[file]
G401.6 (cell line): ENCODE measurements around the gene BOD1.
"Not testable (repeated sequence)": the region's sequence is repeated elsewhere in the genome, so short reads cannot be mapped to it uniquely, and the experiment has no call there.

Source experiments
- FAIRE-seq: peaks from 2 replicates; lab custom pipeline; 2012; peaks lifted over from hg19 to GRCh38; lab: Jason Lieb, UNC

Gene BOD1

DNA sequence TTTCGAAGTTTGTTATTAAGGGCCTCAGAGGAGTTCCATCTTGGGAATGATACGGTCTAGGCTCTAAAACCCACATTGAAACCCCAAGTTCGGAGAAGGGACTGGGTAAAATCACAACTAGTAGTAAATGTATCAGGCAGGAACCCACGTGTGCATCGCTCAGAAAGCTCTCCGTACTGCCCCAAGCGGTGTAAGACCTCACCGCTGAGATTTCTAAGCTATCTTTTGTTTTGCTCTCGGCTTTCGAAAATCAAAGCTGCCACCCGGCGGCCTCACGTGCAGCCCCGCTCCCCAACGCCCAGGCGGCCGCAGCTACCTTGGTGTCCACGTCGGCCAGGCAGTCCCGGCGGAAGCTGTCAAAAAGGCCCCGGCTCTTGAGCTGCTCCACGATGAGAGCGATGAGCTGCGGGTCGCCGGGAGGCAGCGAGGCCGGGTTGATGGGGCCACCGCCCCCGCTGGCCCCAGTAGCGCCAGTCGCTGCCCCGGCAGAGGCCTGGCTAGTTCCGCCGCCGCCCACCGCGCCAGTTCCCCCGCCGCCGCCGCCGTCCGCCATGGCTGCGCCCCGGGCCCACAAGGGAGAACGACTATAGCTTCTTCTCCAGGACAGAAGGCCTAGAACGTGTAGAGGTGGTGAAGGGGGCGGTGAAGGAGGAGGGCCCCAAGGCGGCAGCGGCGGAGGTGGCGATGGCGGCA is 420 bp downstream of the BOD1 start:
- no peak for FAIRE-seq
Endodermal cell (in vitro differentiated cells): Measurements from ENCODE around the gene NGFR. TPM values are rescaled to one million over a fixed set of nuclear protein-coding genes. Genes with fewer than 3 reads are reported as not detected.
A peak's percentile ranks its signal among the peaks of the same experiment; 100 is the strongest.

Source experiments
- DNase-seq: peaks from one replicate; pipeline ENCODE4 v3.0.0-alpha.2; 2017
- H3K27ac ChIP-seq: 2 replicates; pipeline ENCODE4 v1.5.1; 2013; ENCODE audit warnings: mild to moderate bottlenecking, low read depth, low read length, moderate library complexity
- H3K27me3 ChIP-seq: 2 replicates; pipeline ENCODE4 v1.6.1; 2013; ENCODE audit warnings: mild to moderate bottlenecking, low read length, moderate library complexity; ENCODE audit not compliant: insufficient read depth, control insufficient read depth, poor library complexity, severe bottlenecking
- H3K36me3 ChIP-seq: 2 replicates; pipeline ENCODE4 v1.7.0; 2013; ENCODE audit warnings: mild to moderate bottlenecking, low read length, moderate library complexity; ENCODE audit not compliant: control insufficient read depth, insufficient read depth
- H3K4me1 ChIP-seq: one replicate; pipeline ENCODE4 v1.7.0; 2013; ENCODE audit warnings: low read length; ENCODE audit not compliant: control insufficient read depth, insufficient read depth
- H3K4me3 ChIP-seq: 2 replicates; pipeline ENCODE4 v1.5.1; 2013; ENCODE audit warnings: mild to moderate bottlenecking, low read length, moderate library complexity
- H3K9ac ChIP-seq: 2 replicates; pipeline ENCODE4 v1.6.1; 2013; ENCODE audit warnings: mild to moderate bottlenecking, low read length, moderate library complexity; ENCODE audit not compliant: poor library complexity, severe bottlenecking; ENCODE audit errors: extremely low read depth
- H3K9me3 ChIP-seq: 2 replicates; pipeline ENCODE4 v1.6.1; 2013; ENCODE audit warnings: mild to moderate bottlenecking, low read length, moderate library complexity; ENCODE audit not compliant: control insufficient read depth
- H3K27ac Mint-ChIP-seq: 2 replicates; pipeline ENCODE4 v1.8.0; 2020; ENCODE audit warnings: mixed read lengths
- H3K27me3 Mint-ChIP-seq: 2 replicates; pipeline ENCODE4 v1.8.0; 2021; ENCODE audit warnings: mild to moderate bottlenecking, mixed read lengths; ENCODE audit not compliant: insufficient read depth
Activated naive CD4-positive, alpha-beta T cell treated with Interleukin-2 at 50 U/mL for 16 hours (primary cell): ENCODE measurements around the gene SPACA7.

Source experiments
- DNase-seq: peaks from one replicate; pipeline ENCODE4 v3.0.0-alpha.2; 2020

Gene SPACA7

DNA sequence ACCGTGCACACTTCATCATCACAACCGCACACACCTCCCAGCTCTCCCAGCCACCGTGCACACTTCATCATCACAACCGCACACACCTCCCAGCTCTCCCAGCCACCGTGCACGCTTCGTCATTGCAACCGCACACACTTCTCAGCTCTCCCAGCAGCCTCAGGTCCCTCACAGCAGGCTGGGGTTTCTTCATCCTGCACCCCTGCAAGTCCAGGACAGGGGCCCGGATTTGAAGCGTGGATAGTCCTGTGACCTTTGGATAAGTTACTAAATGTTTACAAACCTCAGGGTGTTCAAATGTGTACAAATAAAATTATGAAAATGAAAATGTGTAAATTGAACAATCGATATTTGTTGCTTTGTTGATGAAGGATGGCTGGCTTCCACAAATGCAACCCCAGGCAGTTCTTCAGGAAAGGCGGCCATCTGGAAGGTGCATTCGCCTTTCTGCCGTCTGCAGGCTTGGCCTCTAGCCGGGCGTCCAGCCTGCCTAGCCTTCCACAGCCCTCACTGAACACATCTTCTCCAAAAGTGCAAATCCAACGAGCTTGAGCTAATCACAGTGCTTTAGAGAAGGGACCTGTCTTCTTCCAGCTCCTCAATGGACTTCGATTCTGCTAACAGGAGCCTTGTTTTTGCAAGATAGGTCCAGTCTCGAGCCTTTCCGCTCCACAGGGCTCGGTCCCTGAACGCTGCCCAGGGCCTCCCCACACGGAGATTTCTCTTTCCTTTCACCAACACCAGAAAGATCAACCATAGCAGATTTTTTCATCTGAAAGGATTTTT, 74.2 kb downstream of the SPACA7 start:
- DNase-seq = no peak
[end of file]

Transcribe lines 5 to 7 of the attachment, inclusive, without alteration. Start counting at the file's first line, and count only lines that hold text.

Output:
Gene BOD1

DNA sequence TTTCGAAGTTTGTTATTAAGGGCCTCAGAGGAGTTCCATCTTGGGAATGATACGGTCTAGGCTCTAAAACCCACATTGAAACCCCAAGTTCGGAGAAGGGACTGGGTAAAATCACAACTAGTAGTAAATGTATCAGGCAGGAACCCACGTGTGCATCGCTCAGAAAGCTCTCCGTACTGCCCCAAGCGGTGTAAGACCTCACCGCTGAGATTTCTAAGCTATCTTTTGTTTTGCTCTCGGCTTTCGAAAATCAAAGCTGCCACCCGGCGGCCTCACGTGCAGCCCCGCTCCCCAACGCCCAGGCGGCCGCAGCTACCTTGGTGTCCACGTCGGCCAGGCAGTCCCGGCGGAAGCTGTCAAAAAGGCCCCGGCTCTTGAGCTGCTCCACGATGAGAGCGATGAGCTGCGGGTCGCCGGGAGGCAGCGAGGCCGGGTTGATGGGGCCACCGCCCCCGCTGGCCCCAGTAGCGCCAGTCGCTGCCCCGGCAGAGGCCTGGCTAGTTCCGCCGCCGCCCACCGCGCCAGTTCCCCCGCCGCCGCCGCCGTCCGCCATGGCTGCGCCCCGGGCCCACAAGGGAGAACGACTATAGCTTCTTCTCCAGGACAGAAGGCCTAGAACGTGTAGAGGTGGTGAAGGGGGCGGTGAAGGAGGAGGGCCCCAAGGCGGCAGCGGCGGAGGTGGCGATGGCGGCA is 420 bp downstream of the BOD1 start:
- no peak for FAIRE-seq